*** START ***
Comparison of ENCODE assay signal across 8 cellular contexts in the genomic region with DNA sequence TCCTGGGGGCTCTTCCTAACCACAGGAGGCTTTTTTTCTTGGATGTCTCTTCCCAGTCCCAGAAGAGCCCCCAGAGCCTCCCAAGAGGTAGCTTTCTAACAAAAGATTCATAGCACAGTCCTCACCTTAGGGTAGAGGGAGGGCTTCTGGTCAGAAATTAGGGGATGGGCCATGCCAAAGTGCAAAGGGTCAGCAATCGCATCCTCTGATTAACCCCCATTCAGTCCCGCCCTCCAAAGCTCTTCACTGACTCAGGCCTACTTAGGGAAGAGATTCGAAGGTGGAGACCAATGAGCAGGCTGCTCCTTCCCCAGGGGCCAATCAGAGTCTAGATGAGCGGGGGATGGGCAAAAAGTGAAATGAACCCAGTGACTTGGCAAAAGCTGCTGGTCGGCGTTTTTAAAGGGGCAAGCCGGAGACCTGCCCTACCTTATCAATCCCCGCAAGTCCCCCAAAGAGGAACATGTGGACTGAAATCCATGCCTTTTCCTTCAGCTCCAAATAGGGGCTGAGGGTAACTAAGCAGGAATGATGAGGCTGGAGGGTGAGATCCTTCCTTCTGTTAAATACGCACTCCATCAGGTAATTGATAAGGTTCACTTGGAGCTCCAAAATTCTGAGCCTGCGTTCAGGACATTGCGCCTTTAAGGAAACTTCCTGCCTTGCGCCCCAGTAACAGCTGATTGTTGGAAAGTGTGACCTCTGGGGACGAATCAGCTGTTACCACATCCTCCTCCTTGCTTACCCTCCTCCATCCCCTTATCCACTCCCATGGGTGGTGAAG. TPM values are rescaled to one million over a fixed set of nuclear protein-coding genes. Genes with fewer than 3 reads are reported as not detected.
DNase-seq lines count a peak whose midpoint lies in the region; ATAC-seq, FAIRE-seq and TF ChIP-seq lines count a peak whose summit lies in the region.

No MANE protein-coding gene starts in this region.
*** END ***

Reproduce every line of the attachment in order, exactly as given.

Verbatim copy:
Comparison of ENCODE assay signal across 8 cellular contexts in the genomic region with DNA sequence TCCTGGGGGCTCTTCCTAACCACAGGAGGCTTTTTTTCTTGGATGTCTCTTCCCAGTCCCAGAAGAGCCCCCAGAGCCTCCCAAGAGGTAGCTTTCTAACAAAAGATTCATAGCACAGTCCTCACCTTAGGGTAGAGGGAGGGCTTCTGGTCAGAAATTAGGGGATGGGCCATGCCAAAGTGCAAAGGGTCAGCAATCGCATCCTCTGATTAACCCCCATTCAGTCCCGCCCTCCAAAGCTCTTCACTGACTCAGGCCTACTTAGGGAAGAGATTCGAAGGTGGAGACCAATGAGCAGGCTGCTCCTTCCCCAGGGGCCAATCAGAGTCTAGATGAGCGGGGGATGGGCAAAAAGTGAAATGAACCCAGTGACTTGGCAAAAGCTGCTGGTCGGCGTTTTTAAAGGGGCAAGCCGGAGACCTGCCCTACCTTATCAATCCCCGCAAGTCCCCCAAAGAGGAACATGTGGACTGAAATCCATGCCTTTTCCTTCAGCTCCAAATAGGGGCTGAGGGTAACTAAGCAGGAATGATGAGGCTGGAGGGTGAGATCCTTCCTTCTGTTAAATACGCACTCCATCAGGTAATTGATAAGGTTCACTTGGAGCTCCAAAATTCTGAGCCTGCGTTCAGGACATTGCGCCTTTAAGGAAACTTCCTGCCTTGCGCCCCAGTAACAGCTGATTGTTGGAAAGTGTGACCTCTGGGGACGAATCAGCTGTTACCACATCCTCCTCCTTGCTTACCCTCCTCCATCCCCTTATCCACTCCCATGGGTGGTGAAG. TPM values are rescaled to one million over a fixed set of nuclear protein-coding genes. Genes with fewer than 3 reads are reported as not detected.
DNase-seq lines count a peak whose midpoint lies in the region; ATAC-seq, FAIRE-seq and TF ChIP-seq lines count a peak whose summit lies in the region.

No MANE protein-coding gene starts in this region.